lake street diveTo paraphrase Alex Turner, “That old soul music, eh? That soul music, it just won’t go away”. It’s been a while since a decent soul act has shown up with a passion for the sounds of the old days, but Lake Street Dive have that, and with not a negligible amount of talent as well. Having become a viral hit (for what that’s worth) with their wonderful cover of The Jackson 5’s I Want You Back, it was up to their latest album ‘Bad Self Portraits’ to show us for definite whether they could stand on their own material.

Alas, the fates have decried that Lake Street Dive are bound for naturalist soul glory with this record. A rare beast these days, there’s no messing around with computers or pedals or what-have-you going on here. You’ve got a drum, a double bass, a pinch of trumpet, a dash of guitar, and the powerful vocals of Rachel Price which, if the instruments are the things that push you back against the wall, is the thing that nails you there.

It may be an organic sound Lake Street Dive are going for, but they aren’t simply ripping off the sounds of what came before. Their soulful doughnut is filled by an injection of sugary rock and jazz jam which keeps their music both forceful and interesting on a formal level. That said, they aren’t above tearing a little bit of Motown off their favourite tracks and pasting them in whenever they threaten to run out of ideas. There’s a touch of The Supremes’ You Can’t Hurry Love about You Go Down Smooth, and some Beach Boys harmonies on Stop Your Crying, but this never feels heavy handed or lazy.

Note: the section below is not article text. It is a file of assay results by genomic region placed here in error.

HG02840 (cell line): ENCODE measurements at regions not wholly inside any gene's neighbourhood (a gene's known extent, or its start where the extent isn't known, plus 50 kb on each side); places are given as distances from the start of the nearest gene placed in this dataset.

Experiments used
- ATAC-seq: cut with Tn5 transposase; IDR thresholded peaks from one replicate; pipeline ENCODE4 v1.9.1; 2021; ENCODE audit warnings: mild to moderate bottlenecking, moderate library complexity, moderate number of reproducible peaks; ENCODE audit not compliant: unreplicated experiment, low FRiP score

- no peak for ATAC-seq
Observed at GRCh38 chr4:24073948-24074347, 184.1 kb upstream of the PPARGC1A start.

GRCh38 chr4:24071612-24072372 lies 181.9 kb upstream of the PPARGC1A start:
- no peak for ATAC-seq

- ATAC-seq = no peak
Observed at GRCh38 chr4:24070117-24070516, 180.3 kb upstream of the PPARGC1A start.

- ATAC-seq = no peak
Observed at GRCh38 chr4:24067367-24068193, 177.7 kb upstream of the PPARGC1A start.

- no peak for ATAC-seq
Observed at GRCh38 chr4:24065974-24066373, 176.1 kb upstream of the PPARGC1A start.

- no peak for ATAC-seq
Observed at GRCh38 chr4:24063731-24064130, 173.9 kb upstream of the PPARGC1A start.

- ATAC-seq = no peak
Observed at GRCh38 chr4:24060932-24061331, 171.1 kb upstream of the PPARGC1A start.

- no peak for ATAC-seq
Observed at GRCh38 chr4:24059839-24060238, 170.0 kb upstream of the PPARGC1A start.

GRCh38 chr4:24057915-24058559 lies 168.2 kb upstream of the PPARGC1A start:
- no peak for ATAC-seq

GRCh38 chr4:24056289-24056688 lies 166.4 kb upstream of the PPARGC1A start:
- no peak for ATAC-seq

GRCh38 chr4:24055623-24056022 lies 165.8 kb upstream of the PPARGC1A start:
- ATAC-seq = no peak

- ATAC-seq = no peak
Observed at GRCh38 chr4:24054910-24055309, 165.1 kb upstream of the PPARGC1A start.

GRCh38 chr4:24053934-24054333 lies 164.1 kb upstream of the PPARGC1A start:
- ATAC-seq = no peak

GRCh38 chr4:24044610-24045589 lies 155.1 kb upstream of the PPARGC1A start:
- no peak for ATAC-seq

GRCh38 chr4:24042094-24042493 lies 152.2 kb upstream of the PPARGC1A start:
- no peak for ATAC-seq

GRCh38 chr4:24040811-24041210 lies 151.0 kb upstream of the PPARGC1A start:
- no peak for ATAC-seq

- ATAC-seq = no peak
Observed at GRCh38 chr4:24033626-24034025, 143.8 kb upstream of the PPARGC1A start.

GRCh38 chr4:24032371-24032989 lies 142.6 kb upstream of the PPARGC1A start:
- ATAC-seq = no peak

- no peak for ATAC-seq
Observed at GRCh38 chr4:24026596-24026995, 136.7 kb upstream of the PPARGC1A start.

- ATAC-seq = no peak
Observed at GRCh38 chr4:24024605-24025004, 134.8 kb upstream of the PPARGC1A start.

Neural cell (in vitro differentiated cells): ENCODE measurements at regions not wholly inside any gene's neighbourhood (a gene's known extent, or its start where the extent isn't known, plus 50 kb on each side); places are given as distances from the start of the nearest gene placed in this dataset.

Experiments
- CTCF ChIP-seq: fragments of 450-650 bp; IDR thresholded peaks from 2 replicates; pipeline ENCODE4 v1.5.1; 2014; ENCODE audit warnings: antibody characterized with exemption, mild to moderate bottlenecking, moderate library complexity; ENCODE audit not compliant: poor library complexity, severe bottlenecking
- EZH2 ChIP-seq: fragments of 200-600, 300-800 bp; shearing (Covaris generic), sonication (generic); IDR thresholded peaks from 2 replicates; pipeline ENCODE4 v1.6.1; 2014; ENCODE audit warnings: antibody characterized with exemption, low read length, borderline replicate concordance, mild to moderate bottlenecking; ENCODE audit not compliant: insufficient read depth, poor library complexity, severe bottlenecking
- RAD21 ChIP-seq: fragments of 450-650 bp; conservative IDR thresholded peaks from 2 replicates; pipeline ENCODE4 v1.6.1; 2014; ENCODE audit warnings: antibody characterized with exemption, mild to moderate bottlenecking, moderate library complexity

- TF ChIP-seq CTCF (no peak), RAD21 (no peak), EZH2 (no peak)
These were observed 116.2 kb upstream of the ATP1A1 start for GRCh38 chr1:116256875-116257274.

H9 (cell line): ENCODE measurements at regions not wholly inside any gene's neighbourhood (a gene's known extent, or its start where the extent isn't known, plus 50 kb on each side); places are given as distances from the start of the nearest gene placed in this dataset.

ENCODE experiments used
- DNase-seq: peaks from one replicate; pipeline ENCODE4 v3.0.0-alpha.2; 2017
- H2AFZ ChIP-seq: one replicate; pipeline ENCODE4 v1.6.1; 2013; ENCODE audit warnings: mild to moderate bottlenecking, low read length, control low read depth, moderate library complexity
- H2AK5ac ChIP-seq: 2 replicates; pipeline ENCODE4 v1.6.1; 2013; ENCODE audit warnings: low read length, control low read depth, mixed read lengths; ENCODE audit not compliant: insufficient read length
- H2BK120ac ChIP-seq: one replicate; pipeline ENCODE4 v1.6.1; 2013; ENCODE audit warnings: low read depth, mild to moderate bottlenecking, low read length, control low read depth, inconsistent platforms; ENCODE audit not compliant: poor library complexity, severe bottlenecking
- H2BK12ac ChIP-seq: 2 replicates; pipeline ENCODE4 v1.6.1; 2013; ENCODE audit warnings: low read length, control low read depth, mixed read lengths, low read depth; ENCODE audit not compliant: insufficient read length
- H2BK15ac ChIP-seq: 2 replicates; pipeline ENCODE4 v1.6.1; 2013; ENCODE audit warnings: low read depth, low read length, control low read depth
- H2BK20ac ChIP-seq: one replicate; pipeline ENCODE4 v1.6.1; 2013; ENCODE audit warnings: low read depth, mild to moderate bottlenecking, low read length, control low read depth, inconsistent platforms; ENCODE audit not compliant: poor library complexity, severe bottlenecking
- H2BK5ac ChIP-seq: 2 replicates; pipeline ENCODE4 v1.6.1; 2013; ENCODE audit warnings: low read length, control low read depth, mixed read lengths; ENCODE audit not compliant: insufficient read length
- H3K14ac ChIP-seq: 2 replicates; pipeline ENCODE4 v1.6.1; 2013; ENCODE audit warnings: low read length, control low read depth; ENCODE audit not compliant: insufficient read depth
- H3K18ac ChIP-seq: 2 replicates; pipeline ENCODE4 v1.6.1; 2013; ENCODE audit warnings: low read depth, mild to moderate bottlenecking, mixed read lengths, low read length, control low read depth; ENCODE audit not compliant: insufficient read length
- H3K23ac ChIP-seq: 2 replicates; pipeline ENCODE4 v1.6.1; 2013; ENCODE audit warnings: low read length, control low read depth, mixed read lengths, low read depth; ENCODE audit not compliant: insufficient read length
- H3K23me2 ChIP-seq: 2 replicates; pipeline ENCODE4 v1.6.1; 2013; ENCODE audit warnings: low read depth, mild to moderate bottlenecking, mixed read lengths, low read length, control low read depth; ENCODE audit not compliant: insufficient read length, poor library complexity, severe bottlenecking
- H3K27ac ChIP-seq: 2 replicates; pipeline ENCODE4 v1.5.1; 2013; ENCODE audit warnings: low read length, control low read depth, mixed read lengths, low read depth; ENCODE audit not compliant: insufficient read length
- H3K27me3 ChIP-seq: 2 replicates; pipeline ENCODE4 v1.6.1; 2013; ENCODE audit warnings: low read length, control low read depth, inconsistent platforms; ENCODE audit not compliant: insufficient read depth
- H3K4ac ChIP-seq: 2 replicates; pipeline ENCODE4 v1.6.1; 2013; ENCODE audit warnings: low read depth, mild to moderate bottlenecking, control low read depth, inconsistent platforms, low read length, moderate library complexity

Indeed the energy they communicate in their playing hits you from the very opening note of the album’s eponymous track. It’s a youthful rock ‘n’ roller’s energy that’s counterbalanced somewhat by the adult contemporary lyrics, a mix of forceful, joyous tracks like Rabid Animal and the saucy balladry of Better Than. But it is certainly Seventeen, with its fantastic tempo changes and wistful lyrics – “I wish I’d met you when I was seventeen” – that steals the show, a distinguished honour on an album without one track you’d feel obliged to skip.

Lake Street Dive aren’t the kind of band who will be considered on the cutting edge of advancements in music, but for an act working entirely among the kinds of instruments that were available eighty years ago, their sound is incredibly fresh and modern. It may not be a classic record but if you hear ‘Bad Self Portraits’ once you will want to hear it again and again.